Monday, October 25, 2010


I'm always amazed at just how many Gremlins "inspired" movies came out of this period. At some point people figured out that when you make your monsters the size of children and kind of cute, you can make them appeal to a much wider audience than your run of the mill creature-feature. Gremlins proved this to great effect in 1984 and a year later, Ghoulies proved that this was indeed a winning formula. After a few Ghoulies sequels, the guys behind that film decided to try something with a fantasy angle, and what we ended up with was Troll.

I'll do my best to run through the odd plot quickly. As I recall, Troll is a Harry Potter fan-fiction about a time in the 80's when a middle-aged man named Harry Potter (Michael Moriarty) moves his family into a new apartment building.

As it turns out, the building's full of little singing monsters...

...and naked Julia-Louis Dreyfuses... it doesn't really turn out to be a smooth transition for anyone involved.

Luckily, Potter's son, Harry "Atreju" Potter Jr. drops by to save the day with his golden spear and the help of Eunice, his elderly accomplice... but only after he gets beaten up by a little girl.

Pictured: Action-heroes

If that sounds awesome, it's because it is. Troll turns out to be much better than it has any right to be. The main reason is the great ensemble cast and the array of truly likable characters that they manage to portray here. I find most child actors to be almost unbearably bad, and the two kids are actually the main characters here, but these guys really do a fine job.

Julia Louis-Dreyfus appears here in her first feature-film role, as "pretty girl living in apartment" but does a great job of making her background character real in a way that a lesser film (especially in this genre) wouldn't have bothered to do.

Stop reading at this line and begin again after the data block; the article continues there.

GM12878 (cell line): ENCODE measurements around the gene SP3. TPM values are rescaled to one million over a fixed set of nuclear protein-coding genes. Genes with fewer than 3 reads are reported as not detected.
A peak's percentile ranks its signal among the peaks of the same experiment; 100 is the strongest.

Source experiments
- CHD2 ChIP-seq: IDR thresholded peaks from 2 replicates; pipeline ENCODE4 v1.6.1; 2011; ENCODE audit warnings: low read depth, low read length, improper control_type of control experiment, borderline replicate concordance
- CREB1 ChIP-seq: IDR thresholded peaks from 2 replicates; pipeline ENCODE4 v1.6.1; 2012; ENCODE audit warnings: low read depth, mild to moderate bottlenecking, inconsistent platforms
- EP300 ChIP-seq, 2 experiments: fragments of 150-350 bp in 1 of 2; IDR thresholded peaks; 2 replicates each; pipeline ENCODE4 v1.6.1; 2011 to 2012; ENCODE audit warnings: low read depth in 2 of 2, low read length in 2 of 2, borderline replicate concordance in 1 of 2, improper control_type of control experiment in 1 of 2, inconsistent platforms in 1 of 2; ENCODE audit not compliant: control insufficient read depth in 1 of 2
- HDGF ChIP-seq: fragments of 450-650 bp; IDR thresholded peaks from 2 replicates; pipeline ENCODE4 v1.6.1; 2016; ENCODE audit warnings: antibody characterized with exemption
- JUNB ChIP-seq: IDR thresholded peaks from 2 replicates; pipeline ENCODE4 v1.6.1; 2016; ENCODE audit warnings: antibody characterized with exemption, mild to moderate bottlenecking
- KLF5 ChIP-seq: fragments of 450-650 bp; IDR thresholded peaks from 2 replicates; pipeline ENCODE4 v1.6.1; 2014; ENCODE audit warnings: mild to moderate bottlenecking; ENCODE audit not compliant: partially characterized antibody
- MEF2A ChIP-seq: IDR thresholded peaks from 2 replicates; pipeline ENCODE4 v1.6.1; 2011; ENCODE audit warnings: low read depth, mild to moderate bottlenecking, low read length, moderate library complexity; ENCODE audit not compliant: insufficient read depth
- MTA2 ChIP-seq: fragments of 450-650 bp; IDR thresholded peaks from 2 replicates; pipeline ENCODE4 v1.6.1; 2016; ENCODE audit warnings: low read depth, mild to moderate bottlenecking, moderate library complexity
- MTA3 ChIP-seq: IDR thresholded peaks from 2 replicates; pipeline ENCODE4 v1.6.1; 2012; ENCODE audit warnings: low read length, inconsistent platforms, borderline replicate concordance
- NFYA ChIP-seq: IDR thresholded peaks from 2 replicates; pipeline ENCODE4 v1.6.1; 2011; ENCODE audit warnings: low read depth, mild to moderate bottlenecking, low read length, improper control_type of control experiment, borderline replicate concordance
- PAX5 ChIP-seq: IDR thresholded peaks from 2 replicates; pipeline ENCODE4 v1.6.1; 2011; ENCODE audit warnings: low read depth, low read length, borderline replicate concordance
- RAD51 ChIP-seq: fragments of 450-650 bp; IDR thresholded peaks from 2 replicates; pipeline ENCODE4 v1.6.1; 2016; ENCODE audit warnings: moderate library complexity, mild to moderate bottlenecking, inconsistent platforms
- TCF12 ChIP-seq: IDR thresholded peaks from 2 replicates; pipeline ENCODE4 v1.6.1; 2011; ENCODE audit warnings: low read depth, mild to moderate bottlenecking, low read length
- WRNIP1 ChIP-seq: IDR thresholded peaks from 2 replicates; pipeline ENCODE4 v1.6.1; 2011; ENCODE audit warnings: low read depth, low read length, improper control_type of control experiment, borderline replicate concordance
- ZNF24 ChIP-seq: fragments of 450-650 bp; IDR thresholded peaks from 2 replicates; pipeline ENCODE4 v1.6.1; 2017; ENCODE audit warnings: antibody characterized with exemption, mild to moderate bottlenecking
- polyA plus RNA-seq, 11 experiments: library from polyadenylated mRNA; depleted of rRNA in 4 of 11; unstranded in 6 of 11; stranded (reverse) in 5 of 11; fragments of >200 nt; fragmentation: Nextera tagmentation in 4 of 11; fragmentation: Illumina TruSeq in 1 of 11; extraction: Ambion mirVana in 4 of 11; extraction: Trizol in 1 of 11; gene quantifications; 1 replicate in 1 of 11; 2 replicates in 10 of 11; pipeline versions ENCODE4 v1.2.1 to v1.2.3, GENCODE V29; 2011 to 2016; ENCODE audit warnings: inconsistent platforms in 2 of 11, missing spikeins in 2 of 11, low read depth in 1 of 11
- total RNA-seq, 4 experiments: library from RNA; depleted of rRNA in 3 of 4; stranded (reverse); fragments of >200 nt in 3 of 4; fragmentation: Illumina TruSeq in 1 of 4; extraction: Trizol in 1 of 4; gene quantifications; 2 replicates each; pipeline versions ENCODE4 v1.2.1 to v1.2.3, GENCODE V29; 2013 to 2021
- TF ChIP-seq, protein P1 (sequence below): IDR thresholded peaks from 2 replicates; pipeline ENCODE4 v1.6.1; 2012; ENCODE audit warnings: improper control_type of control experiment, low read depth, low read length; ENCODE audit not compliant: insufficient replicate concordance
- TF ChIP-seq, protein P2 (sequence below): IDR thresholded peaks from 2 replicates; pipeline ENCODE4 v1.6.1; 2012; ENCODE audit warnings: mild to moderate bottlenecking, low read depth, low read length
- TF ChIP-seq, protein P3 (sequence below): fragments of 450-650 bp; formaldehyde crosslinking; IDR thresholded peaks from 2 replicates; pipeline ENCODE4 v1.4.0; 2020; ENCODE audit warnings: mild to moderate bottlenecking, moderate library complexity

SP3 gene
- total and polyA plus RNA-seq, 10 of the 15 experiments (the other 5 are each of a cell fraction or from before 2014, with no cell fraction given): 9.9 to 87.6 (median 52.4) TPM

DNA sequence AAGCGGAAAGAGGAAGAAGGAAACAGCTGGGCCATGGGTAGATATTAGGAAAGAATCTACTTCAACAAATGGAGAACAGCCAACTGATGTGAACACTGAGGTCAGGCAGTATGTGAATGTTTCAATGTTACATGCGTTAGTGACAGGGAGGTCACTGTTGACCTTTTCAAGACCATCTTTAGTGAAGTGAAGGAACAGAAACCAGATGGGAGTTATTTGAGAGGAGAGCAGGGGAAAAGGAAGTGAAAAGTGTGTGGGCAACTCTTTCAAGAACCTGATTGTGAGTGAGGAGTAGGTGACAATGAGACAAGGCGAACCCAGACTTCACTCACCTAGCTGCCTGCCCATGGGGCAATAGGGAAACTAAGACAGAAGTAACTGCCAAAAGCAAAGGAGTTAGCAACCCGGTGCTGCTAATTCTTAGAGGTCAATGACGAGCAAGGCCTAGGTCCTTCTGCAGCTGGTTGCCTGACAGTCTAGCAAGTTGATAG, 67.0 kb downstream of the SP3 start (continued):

The villain is played ably by Phil Fondacaro, to the extent that he can express anything at all using only body language... but Fondacaro actually pulls double-duty here and also plays the role of Malcolm, a dwarf with cancer, in a tragic side-story.

The character of Torok the troll is taken in an interesting direction. He's not played for straight-comedy like the Leprechaun, but he's not really scary either... he just is. The only real conflict is that he and all the tenants of the apartment building must share the same space, but require different environments. The movie seems to go out of its way to make him not be scary actually... But since he does go ahead and turn people into trolls (or things that would better fit in troll-world), and that's probably a bad thing for those involved, the movie takes several measures to redeem him afterward. First he turns Malcolm into an elf in order to cure his illnesses and give him a chance at a life where he can be normal. As if that wasn't enough, when the time comes for Harry Potter Jr. to kill the giant monster at the end (and he fails), Torok goes ahead and kills him for him... thereby defeating himself. If that doesn't make any sense to you, don't worry, there's an easy explanation. At some point Torok must have simply decided that it would be easier to get a fresh set of clothes, change his name to Hoggle, and head out to the Labyrinth to work for David Bowie.

Really, is there a difference?

One last thing that I almost forgot is the troll chorus. It was composed by Richard Band, brother of the producers, but this whimsical tune could've easily come from Danny Elfman.

Troll is always more fun than I remember it being, and it's probably tame enough to be appropriate for even the youngest kids.

As an added bonus, the only DVD version I've ever come across is a double-feature disc that also includes the completely unrelated but wonderfully awful, Troll 2.

Tuesday, October 5, 2010

Troll 2 DVD Released

20 years after it's debut, Troll 2 has finally gotten the DVD release it deserves.

While it was previously available on a double-feature disc along with it's namesake, Troll, the two films don't really have anything to do with one another and both stand on their own as enjoyable, albeit entirely unique experiences.

One of these is not like the other...

I was just talking to a few friends last night who have somehow never gotten the chance to see this classic bit of well-aged cheese. After today's DVD release, I'm guessing I'll be changing that for them very soon.